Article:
RICHMOND, Va. — The numbers from the Centers for Disease Control and Prevention on fentanyl are disturbing. More teenagers are using and dying from fentanyl. From 2019 to 2021, the number of teen deaths from fentanyl overdose have tripled, according to the CDC.
As leaders work to address the problem of overdoses across the country, lawmakers in Virginia want fentanyl classified as a weapon of terrorism. Changing the drug's classification would increase penalties who knowingly and intentionally distribute or manufacture it.
SB1118 says anyone who distributes "any mixture or substance containing a detectable amount of fentanyl" would be guilty of a Class 4 felony. A class 4 felony carries a sentence of two to 10 years, and a fine of up to $100,000. It would be on top of the charge for distributing a Schedule I or II substance, which brings a maximum 40-year sentence.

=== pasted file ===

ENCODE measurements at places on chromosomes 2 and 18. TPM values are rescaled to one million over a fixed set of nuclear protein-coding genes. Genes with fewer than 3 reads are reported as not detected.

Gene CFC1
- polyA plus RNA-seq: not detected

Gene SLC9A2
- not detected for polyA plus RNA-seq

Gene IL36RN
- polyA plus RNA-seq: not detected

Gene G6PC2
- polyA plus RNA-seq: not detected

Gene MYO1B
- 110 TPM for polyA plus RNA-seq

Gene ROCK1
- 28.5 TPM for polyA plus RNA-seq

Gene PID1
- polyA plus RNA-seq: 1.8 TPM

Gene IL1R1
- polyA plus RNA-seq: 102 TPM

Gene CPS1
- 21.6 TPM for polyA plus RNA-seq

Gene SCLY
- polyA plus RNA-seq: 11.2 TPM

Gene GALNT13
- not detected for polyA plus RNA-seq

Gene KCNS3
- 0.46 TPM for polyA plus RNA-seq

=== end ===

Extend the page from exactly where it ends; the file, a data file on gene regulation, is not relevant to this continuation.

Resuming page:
Lawmakers in both Virginia's House and Senate voted to advance the bill on Friday. Now it heads to Gov. Glenn Youngkin's desk for signature.
This bill is the eighth bill introduced during the 2023 Virginia legislative session to address fentanyl in the commonwealth. Other bills would expand the number of people allowed to administer naloxone (or Narcan) for overdoses, and create a fund for treating opioid use disorder.
More than 7,300 fatal fentanyl overdoses occurred in the state from 2013 to 2021, according to the Virginia Department of Health.
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